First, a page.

Court: First Amendment Protects Advertisement of Anti-War T-Shirts With Fallen Soldiers’ Names

Anyone who uses the names of U.S. soldiers who have died in Iraq as part of a political punch-line is subhuman scum. If they had any moral scruples, such people would be too embarrassed to show themselves in public. They are scum and barely articulate scum. But they aren’t criminal scum.

Yesterday, a federal district court permanently enjoined the State of Arizona from prosecuting Dan Frazier, a man who sells “Bush Lied — They Died” t-shirts which list the names of 3,461 soldiers who died in Iraq. The order also enjoins private citizens from suing him under a state-created cause of action for selling the t-shirts. The order is here (PDF). The statute, if you were interested, is here.

Arizona created the law last year with exactly this type of anti-war activity in mind. Florida, Louisiana, Oklahoma, and Texas now have similar laws.

The judge concludes that the marketing and sale of the t-shirts involves inextricable, core political speech. With no way to tease out the commercial activity (which may be regulated) from the political speech, the whole disgraceful mess comes under the strongest protection of the First Amendment. He doesn’t go so far as to hold the statute entirely unconstitutional, just unconstitutional as applied to Frazier.

According to CNN, he is also being sued by a solders’ family in Tennessee for $40 billion in damages. I can’t find anything more about that case, but it’s possible that there are some common law causes of action for privacy or publicity under which they could prevail.

The cure for objectionable speech is more speech. So fuck you, Dan Frazier.

Thanks to genghis.

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~ by Gabriel Malor on August 21, 2008.

4 Responses to “Court: First Amendment Protects Advertisement of Anti-War T-Shirts With Fallen Soldiers’ Names”

  1. This is an interesting topic, so I wanted to get more of your opinion. I know you just finished law school, so be warned that I am just starting law school myself.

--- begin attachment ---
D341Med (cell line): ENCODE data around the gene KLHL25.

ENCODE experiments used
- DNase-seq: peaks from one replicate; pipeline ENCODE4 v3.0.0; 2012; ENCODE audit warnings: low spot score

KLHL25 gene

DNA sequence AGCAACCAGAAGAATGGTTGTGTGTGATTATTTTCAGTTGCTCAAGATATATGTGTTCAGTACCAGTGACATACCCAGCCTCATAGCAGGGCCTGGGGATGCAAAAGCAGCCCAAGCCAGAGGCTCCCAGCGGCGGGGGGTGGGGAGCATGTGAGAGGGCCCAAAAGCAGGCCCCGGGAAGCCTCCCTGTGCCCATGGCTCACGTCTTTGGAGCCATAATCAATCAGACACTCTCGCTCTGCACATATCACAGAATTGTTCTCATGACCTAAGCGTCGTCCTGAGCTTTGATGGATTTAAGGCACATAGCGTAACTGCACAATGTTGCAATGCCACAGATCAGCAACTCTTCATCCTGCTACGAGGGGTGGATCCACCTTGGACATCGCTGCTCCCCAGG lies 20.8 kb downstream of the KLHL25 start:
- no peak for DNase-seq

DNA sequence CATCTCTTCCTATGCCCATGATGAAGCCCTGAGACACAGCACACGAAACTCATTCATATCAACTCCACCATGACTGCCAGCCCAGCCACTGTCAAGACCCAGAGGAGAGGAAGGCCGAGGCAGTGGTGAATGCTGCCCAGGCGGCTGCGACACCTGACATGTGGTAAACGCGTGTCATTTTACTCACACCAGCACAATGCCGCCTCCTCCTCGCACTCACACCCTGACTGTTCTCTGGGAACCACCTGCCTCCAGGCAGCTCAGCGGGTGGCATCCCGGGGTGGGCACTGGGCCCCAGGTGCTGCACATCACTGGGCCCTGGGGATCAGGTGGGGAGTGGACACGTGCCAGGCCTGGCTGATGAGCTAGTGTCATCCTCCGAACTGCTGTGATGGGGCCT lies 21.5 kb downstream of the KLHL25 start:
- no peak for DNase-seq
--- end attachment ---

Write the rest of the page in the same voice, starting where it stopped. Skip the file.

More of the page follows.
I commented over at Ace, but I figured it might be easier to get some back-and-forth here.

    Now, as I understand it, it is nearly universally agreed that originally the first amendment (like the next nine) prohibited no government actions by the states. This changed in the early-to-mid twentieth century, as Scalia noted in the Heller decision. Do you think that original interpretation is better or not? Don’t you think that allowing the federal government to decide what speech can and can’t be regulated is no different than allowing the federal government to regulate speech?

  2. And while I’m at it, I guess I should ask “Any suggestions for a first-year law student?” Other than “study”?

  3. My suggestions first, then my response.

    I think you need to be careful to recognize always the difference between what the law is and what you’d like it to be. Obviously, what you’d like the law to be is going to affect the way you read cases and prepare for class. But, ultimately, arguments built on your legal preferences are policy arguments, not legal ones. They are appropriate for blogging, law review articles, and some classes (but not all and not first year classes if your law school is anything like mine). As a 1L, try to make legal arguments. Hold the policy talk for Federalist Society meetings or arguments of last resort.